The agent isn’t worn out because they’ve answered the same question 300 times in a row. They’re fresher, because, again, the repetition is taken up. People are freed up to do their best task. From a customer perspective, you’re having a good interaction with the person on the other end of the phone, therefore good interaction with the brand. What I loved about what you said there was that you looked at it from a- you painted that picture from a top-down perspective of like, the most important interactions are occurring over the phone. Think about the channels when you bring automation in. That was very interesting.

When you look across industries, and you’re in a very specific and interesting position for this because you are in a consulting business, you sort of work across the gamut of everything from healthcare to government to retail, whatever it is. Is there a particular industry or market segment where youth would especially caution leaders looking into automating some portion of their support function or back office, whatever it is? Is there a particular industry that has particular challenges that you think are of note?

Kristina: No. I think that every industry, every vertical has something that they need to consider. When you started asking me that question, my head immediately popped to the NGO sector and the humanitarian crisis, for example. We obviously don’t want to automate certain aspects of humanitarianism, because there’s risk. There’s risk of things like hacking and data leaks, and things that actually would endanger people’s lives. The value is out the roof, but you know what? You have that in pharma as well. We could automate some tasks that would actually cause issues from a pharma perspective and cost people’s health and life. Automation in the automotive industry as well.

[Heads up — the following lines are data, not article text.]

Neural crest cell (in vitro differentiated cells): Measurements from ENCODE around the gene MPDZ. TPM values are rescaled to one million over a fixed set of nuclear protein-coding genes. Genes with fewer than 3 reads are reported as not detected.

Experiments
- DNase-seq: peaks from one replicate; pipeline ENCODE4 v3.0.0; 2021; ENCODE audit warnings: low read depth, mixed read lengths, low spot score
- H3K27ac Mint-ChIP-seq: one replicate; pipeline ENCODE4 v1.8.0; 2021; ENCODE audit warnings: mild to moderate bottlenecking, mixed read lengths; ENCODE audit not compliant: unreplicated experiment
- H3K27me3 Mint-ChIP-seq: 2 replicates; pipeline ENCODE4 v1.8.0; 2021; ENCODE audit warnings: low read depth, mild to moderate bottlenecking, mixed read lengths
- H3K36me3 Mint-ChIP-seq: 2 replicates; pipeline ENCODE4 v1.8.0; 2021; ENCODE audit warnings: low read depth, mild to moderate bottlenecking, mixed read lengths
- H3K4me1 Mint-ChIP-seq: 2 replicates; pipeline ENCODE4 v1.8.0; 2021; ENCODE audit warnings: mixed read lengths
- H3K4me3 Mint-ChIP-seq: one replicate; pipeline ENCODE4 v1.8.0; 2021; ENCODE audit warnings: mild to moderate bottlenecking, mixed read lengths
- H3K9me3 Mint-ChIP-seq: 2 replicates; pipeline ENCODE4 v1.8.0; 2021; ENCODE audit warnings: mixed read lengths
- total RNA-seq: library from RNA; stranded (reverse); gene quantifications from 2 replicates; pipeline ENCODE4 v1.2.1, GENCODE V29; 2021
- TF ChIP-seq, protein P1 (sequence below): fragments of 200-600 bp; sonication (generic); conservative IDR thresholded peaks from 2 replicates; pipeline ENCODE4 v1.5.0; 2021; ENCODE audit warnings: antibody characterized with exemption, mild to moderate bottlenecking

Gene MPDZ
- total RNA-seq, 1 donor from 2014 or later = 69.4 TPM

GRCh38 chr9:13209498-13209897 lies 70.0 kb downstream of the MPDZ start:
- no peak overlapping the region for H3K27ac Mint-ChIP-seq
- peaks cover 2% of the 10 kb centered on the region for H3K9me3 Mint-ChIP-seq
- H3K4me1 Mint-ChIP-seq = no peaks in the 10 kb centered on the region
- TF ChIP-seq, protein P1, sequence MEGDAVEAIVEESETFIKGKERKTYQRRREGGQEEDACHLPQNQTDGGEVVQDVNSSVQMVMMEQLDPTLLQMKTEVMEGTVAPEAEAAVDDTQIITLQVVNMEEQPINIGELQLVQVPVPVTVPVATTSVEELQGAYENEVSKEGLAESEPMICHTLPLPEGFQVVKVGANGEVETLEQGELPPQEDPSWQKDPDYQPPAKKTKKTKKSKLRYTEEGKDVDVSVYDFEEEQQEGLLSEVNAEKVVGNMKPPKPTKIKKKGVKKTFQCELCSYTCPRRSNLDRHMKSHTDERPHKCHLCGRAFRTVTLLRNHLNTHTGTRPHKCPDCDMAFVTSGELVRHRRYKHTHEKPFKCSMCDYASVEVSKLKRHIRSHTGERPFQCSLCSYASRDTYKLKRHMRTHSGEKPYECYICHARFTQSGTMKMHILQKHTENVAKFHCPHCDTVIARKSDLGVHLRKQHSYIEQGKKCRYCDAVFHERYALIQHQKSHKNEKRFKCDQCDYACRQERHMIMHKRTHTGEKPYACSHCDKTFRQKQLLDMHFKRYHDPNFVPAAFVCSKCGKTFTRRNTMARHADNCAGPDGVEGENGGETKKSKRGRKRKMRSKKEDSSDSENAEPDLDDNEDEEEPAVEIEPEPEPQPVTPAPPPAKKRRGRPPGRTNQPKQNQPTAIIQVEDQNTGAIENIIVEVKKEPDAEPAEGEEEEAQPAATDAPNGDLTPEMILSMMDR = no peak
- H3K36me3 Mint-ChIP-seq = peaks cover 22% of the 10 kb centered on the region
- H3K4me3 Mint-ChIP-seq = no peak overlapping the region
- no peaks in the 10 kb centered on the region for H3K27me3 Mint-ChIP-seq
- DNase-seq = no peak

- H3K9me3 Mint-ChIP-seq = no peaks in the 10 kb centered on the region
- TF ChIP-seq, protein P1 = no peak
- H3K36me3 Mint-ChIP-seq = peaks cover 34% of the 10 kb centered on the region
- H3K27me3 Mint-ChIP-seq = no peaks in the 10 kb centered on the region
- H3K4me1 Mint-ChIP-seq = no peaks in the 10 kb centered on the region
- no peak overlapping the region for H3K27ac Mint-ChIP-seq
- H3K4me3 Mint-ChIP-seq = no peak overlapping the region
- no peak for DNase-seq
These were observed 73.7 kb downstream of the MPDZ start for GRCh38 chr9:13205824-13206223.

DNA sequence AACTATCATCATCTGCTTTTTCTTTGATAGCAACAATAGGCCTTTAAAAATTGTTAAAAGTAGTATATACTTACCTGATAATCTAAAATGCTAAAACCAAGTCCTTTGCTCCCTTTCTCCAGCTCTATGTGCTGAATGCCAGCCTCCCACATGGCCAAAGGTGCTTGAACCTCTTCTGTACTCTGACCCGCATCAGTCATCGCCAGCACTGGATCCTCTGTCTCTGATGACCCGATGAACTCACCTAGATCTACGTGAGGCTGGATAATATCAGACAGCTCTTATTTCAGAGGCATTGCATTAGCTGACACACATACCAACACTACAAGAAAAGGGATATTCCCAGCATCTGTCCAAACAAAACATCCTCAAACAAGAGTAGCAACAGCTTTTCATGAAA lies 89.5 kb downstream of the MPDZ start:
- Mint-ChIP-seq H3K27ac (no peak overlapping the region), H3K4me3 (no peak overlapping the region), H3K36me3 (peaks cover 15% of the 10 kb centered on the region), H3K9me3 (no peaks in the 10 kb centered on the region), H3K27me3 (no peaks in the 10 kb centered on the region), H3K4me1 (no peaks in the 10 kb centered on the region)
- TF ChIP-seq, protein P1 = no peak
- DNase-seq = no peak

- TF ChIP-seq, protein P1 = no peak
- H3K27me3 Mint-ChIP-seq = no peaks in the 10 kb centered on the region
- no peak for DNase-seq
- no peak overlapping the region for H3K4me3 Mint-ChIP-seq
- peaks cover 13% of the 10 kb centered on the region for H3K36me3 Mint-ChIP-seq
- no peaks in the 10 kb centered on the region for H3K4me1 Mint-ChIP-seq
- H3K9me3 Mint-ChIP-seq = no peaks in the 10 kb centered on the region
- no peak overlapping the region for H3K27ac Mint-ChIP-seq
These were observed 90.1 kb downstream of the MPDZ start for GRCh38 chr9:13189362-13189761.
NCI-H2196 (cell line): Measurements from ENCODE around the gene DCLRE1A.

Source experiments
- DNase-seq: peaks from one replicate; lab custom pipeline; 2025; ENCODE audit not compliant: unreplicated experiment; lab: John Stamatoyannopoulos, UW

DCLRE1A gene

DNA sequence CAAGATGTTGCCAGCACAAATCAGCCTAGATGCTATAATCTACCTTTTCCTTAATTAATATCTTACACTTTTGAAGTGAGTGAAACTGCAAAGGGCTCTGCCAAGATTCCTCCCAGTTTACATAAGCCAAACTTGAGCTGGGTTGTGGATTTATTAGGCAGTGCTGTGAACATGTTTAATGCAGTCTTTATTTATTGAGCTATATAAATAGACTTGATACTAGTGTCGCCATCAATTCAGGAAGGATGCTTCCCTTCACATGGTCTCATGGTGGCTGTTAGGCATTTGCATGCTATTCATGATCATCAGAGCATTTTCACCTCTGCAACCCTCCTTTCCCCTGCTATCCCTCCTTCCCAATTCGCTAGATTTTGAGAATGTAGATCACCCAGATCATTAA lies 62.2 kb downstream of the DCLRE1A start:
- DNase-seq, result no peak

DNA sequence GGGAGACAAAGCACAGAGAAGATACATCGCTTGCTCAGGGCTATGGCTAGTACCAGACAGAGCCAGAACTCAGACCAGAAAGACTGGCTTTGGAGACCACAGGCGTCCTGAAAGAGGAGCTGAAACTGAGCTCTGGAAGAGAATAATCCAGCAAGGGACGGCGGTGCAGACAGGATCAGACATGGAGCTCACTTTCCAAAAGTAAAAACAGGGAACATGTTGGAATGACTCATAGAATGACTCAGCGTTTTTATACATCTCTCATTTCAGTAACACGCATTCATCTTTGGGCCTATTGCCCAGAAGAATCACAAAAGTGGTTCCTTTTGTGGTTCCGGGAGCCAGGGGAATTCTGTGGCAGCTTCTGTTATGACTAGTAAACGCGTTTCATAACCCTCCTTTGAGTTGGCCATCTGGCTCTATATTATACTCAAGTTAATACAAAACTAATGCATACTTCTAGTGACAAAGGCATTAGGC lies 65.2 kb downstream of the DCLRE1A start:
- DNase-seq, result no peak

Everybody has a risk. The question is, what does that risk look like in your organization? For some it’s going to be the loss of life, for others it’s going to be the loss of a 300-year-old brand in bankruptcy of the company. Another one, it might be the welfare of their employees, and so I don’t think so. I honestly don’t think so. I think it’s just a matter of pivoting and understanding what’s unique about you? Where are the dangers? Where are the opportunities?

Justin: There’s certainly something to be said of, while it may at first blush seem like oh, and humanitarian if I think of the humanitarian issues that are going to arise in Afghanistan now, for example. Those are obviously big, thorny issues that we need to deal with and deal with properly and ethically. That doesn’t mean that the data sharing or data breach possibility of something like filling your prescriptions online or something. Those are also opportunities for data to be used the wrong way, or hacking or some untoward behavior. They’re both important, and you’re exactly right.

When you look at the broader picture of the proliferation of AI and automation and the Digital 3.0 or whatever that we’re seeing with all this, obviously, government bodies are starting to step in and do things. Like we’ve had GDPR. What’s the California law, CC–